This may sound like an incredible stupid question overall. I know that most of the non-Christians I know would probably be out of the relationship by now, or would be making demands, or fighting more, or cheating, or whatever, but I'm not the sort of person to find happiness in that.
A. There are no stupid questions so stop beating yourself up. Not every non Christian person would make demands, fight or cheat. Sure, some would, but so would some Christian dudes.
You have a variety of options here.
1. Look, it's clear you are depressed. And, as you know from your wife's experience anti-depressants often kill sexual desire. So, in theory, you could simply tell a doctor you are depressed and try different anti-depressants until you find one that kills your libido too. This is not optimal, but, if all other options seem off the table, it could balance things out.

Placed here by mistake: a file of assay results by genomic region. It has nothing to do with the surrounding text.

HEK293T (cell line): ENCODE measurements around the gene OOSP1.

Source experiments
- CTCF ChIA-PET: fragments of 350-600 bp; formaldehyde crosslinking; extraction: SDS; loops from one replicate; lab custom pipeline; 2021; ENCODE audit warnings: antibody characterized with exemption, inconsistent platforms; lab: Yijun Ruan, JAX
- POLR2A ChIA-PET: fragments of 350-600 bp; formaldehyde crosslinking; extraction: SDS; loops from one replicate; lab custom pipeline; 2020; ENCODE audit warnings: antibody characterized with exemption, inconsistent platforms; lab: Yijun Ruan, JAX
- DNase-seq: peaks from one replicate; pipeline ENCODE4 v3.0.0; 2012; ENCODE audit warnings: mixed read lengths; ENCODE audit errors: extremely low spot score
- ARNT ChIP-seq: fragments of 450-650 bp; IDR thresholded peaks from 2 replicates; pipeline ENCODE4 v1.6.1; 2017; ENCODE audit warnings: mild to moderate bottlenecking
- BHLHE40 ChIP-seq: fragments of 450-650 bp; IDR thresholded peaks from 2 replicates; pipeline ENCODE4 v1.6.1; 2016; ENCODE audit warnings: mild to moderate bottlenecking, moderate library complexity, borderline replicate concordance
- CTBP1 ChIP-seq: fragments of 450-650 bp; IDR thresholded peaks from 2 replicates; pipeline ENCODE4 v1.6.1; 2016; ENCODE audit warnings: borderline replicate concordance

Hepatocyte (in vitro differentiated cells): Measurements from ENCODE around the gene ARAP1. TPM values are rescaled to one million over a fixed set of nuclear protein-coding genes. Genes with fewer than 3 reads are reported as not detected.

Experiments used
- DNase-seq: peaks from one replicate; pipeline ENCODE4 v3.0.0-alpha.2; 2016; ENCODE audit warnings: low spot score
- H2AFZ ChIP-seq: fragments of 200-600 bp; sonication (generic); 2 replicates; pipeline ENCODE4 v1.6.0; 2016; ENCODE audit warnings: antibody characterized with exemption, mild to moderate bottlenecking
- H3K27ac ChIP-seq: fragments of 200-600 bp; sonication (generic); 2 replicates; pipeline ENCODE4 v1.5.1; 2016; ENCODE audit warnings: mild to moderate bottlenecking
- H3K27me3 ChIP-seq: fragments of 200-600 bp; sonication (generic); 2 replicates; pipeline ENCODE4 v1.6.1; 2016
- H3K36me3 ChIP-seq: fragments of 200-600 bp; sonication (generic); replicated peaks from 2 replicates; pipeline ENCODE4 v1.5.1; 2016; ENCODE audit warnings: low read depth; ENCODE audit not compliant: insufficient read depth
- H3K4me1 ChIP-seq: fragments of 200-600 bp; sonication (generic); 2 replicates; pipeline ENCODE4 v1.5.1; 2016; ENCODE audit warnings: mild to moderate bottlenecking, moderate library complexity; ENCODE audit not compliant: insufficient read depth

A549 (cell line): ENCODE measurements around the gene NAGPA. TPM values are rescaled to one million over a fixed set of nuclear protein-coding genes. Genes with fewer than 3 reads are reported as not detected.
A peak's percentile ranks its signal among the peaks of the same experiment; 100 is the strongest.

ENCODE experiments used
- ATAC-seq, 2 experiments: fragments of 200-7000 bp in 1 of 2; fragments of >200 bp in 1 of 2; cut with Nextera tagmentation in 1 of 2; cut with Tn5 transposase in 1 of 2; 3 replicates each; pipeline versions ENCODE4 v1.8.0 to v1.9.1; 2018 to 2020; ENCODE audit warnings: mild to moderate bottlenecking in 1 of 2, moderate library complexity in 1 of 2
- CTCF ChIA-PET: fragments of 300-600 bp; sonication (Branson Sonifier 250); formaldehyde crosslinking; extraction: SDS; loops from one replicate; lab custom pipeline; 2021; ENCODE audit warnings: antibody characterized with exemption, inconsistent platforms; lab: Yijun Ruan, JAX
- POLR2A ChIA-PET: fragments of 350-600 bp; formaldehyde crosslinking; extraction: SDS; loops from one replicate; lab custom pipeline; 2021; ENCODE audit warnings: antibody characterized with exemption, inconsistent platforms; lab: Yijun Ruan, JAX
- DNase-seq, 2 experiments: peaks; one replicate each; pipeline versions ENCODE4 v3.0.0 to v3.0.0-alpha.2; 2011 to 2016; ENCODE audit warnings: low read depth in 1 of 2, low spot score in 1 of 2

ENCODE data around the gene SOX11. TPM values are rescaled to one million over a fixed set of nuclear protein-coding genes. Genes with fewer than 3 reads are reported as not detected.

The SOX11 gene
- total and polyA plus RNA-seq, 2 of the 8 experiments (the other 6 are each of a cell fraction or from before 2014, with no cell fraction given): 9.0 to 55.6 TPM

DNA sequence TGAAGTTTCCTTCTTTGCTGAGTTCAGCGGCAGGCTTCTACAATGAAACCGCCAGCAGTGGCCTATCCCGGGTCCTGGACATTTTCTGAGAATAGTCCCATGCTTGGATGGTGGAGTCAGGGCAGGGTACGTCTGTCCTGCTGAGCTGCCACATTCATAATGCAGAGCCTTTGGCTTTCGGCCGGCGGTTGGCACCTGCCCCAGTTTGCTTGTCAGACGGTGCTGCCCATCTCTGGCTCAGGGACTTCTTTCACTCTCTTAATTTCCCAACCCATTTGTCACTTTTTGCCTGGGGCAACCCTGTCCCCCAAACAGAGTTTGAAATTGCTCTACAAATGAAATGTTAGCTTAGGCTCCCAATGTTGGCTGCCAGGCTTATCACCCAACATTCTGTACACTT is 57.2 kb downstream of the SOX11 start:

2. That said, your wife does seem to be being unreasonable. If the only problem with other anti-depressants is that they give her headaches, then she can take them and take anti-headache medication as well. Or, she could go to counseling which could eventually lead her to not needing to be on Zoloft. I'm seeing you make a lot of effort here to try to resolve this problem, but it doesn't sound like she's making even the most basic efforts. Which leads to point #3 and probably your best shot at fixing this.
3. You say her dad is a pastor. Well, as a pastor he may be somewhat against counseling. But, you know what pastors are against even more? Their daughter getting divorced. And you know who a pastor's daughter is likely to listen to more than her husband? Her pastor father. Have a talk with him and explain that divorce is a very real option if his daughter doesn't take some reasonable steps, like trying headache medication or a shrink to solve the issue. My bet is he'll be against it at first, but if you make it clear you are serious, he'll have a talk with her that may solve your problem right away.